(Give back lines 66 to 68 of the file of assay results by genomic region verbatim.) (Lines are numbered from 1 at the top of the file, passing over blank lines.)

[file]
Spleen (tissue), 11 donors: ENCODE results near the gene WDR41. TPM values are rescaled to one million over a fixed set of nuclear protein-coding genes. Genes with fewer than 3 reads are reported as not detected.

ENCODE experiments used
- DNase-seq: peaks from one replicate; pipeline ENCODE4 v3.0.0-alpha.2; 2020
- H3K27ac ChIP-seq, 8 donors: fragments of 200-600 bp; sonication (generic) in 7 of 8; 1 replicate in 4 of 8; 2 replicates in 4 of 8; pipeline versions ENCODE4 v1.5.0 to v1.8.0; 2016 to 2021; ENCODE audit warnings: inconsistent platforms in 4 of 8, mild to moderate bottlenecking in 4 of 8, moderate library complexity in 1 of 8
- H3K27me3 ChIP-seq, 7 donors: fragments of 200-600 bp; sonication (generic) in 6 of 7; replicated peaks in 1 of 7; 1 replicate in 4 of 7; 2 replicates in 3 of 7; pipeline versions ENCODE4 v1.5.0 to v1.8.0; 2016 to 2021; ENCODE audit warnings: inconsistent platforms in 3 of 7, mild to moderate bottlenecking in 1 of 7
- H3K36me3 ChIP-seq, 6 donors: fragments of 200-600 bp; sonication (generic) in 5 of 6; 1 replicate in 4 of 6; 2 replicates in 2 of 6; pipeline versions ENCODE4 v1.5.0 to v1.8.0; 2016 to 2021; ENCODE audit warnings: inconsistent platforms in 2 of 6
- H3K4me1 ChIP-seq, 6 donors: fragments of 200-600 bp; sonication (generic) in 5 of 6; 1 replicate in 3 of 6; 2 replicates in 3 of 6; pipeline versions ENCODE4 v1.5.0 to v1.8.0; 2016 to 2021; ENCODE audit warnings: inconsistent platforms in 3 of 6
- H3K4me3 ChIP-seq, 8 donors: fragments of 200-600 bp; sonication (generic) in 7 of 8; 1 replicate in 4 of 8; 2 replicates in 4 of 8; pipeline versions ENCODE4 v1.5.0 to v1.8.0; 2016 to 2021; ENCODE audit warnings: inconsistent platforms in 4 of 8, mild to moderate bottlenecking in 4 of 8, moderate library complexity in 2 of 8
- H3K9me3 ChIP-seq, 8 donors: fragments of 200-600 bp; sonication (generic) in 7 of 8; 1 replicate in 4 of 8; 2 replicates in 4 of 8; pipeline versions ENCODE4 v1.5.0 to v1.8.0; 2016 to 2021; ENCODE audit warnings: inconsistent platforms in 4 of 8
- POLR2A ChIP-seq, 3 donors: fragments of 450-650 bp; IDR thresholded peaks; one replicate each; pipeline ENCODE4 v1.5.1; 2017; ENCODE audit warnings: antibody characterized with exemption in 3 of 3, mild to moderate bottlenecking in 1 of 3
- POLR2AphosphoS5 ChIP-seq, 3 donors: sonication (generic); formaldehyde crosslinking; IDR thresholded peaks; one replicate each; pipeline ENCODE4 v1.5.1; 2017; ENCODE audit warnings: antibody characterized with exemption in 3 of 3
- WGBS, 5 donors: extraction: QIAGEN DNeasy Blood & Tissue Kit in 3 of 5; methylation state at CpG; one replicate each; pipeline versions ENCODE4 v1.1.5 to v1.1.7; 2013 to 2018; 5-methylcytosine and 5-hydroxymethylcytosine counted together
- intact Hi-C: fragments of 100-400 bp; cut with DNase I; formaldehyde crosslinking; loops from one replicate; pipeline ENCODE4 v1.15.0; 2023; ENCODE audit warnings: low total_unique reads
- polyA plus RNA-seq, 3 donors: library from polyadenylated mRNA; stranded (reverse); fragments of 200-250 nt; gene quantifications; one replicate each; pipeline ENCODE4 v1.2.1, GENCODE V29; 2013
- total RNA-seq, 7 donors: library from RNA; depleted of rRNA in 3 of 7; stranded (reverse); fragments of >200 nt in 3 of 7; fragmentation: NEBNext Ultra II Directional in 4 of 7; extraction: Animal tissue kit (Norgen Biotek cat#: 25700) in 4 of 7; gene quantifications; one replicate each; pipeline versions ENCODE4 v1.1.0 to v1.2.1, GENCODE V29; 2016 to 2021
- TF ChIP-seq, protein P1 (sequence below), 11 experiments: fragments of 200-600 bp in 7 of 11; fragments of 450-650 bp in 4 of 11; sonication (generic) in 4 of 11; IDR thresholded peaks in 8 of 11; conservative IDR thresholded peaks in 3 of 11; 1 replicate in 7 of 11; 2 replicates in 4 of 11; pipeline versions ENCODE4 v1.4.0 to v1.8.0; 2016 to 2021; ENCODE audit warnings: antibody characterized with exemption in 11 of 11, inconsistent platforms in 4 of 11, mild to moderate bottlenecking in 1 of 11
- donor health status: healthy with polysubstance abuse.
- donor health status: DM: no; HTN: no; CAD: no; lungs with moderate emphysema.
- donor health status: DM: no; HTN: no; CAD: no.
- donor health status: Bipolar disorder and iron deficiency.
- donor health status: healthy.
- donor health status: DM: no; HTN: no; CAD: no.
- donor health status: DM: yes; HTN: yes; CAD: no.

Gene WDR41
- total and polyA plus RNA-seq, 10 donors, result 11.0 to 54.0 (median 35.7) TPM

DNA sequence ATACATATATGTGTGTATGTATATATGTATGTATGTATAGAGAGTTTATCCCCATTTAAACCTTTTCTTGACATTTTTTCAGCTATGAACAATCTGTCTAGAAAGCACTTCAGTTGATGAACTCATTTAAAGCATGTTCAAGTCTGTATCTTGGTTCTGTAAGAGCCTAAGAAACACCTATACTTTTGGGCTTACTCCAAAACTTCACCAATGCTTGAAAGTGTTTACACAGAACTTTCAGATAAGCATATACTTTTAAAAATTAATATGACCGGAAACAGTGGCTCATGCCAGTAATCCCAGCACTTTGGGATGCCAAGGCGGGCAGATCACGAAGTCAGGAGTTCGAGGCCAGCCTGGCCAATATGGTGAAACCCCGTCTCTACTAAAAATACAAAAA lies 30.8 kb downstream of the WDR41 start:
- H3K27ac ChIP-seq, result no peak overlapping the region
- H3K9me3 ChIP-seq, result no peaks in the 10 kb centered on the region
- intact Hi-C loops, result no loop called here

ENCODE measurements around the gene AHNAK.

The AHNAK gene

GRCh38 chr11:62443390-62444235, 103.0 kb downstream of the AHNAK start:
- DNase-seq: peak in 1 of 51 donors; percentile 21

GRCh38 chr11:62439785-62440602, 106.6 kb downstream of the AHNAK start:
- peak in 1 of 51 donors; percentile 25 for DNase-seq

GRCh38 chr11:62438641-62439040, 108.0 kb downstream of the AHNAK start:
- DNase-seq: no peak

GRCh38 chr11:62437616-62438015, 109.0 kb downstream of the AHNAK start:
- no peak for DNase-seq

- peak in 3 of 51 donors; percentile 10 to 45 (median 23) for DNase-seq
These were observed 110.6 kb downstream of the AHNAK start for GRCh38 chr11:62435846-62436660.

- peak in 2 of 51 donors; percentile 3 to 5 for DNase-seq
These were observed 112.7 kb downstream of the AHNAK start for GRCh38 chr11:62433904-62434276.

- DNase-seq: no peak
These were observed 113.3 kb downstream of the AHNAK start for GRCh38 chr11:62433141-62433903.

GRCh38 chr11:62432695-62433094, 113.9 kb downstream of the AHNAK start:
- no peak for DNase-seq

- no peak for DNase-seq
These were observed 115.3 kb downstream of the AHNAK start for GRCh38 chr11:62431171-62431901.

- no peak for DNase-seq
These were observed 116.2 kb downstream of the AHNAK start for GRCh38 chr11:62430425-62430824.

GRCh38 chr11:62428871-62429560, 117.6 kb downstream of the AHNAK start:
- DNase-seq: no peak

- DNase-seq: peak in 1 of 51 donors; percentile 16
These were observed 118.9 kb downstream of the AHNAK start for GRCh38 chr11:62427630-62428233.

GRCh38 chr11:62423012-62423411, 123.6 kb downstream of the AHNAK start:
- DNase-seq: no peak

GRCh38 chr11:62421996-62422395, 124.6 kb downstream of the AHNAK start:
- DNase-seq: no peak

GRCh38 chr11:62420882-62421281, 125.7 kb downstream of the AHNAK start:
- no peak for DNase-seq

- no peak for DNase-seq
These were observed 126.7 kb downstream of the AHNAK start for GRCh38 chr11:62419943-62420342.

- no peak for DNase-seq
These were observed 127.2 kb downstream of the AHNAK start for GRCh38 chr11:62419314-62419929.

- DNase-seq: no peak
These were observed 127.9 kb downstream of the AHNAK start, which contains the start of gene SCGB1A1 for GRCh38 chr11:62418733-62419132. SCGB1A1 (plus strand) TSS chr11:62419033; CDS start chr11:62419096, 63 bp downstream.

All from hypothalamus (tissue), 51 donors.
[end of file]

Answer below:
- DNase-seq: no peak
These were observed 127.9 kb downstream of the AHNAK start, which contains the start of gene SCGB1A1 for GRCh38 chr11:62418733-62419132. SCGB1A1 (plus strand) TSS chr11:62419033; CDS start chr11:62419096, 63 bp downstream.

All from hypothalamus (tissue), 51 donors.